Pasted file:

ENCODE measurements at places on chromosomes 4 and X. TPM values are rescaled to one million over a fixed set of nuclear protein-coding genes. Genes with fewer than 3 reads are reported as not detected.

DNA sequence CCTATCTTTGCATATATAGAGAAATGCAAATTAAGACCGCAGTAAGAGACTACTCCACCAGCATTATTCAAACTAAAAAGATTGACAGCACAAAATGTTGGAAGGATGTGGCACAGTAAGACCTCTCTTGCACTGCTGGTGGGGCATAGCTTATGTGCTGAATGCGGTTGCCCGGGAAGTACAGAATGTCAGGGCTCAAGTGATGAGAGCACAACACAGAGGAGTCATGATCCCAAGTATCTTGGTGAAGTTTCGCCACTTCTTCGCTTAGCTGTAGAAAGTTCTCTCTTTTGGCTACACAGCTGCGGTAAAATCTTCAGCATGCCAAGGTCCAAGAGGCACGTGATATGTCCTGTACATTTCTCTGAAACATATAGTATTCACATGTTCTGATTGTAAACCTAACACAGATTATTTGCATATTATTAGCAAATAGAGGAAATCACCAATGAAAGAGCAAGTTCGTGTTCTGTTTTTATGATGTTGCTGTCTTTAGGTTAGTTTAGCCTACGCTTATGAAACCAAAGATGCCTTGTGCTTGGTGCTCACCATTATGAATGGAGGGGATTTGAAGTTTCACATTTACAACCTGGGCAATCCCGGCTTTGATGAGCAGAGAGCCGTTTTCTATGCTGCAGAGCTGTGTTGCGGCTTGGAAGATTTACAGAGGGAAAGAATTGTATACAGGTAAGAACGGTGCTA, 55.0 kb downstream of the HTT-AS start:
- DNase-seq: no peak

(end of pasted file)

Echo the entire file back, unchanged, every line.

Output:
ENCODE measurements at places on chromosomes 4 and X. TPM values are rescaled to one million over a fixed set of nuclear protein-coding genes. Genes with fewer than 3 reads are reported as not detected.

DNA sequence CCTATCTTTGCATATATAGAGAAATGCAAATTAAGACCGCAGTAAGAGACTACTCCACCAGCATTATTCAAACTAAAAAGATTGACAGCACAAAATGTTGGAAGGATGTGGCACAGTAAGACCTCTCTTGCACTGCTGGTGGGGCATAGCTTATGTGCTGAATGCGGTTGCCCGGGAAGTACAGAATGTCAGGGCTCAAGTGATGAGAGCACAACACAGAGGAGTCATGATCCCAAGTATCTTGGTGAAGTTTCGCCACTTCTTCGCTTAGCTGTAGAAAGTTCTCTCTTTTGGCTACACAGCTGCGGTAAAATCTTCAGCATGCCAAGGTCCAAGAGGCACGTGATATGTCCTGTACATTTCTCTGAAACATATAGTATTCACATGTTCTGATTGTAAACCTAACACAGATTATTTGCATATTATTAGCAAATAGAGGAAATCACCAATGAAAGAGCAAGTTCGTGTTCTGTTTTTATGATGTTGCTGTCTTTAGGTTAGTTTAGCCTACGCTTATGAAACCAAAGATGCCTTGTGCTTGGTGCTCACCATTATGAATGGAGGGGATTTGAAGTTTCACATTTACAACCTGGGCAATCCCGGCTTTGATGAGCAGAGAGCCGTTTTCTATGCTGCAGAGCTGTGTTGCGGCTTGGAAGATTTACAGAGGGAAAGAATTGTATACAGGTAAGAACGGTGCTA, 55.0 kb downstream of the HTT-AS start:
- DNase-seq: no peak